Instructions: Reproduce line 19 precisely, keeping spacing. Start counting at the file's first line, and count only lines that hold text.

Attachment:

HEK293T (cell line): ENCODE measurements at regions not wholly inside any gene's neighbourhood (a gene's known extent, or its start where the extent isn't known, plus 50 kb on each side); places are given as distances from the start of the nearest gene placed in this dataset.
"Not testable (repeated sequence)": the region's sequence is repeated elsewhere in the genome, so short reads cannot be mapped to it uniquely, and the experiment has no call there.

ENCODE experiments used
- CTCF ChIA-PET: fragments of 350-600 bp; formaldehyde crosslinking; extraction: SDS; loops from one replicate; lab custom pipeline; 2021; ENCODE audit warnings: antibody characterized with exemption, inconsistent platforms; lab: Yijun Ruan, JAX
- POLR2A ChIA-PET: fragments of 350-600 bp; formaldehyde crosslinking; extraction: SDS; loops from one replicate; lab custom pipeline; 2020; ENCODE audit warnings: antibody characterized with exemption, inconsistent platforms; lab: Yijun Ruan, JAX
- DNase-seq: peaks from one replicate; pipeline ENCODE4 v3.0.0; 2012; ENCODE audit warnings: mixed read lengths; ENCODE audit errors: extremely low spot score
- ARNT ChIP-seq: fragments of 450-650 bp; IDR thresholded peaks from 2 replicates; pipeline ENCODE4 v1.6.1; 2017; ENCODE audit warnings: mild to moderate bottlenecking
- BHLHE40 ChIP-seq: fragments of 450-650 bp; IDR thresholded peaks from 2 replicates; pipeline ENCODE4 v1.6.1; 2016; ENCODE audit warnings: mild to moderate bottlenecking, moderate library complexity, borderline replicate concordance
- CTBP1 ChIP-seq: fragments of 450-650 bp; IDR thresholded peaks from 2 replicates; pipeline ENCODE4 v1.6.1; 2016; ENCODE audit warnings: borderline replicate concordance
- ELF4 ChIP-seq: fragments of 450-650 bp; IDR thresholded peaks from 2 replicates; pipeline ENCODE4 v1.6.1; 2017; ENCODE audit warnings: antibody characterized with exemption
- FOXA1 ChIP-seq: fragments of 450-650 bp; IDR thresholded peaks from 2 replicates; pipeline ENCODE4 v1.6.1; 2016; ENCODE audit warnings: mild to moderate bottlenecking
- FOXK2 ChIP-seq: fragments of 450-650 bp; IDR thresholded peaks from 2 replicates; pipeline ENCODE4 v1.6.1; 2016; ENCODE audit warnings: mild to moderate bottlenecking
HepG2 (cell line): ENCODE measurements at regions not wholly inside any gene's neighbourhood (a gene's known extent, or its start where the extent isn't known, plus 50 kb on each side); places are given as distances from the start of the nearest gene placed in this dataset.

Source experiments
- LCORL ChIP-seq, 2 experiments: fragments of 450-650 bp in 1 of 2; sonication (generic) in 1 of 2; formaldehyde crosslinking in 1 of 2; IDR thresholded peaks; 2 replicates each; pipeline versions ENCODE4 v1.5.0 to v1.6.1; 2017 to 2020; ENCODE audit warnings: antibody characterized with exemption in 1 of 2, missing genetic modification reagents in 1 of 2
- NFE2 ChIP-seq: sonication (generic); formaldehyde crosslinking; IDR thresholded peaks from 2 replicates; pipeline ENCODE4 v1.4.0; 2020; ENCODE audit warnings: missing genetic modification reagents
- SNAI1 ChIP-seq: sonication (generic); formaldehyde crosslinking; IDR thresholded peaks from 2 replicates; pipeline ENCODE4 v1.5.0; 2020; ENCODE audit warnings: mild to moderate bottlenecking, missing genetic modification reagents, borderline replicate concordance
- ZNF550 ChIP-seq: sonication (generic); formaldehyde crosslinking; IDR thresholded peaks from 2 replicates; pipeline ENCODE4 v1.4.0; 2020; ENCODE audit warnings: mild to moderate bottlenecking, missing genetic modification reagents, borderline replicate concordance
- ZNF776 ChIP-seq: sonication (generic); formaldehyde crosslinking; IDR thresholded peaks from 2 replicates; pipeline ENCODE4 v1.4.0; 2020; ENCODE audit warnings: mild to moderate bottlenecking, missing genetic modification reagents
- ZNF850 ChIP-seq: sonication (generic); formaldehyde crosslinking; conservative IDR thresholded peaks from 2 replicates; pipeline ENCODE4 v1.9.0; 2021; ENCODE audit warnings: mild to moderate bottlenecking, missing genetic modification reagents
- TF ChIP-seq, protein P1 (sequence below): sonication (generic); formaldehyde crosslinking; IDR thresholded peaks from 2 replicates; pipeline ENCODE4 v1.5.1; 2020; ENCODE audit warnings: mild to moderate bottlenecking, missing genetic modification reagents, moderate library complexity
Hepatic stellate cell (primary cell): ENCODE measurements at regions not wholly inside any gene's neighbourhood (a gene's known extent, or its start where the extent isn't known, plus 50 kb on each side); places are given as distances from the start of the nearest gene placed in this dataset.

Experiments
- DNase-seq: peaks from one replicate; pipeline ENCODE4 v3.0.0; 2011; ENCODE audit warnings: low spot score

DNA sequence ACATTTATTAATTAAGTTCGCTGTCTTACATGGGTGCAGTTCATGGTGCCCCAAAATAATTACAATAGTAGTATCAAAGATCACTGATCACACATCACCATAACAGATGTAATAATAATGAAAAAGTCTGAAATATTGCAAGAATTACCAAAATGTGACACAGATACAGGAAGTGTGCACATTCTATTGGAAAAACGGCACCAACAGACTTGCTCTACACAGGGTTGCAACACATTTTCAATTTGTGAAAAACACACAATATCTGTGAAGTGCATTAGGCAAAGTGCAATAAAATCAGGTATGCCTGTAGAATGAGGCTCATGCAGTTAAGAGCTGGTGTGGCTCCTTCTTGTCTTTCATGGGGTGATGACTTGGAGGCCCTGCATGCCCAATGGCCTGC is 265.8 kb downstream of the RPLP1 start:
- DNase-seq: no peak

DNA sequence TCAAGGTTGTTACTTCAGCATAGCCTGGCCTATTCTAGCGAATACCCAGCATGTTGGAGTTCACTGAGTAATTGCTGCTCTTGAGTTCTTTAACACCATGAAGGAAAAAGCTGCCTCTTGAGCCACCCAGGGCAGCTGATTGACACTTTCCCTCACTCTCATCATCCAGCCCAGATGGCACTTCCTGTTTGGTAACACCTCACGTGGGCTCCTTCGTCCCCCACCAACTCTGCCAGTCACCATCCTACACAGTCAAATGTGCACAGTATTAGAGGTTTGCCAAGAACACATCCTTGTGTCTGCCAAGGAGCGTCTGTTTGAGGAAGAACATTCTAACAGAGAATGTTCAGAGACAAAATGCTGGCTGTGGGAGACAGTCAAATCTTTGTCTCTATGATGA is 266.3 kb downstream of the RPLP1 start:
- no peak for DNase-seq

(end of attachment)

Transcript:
- ZNF776 ChIP-seq: sonication (generic); formaldehyde crosslinking; IDR thresholded peaks from 2 replicates; pipeline ENCODE4 v1.4.0; 2020; ENCODE audit warnings: mild to moderate bottlenecking, missing genetic modification reagents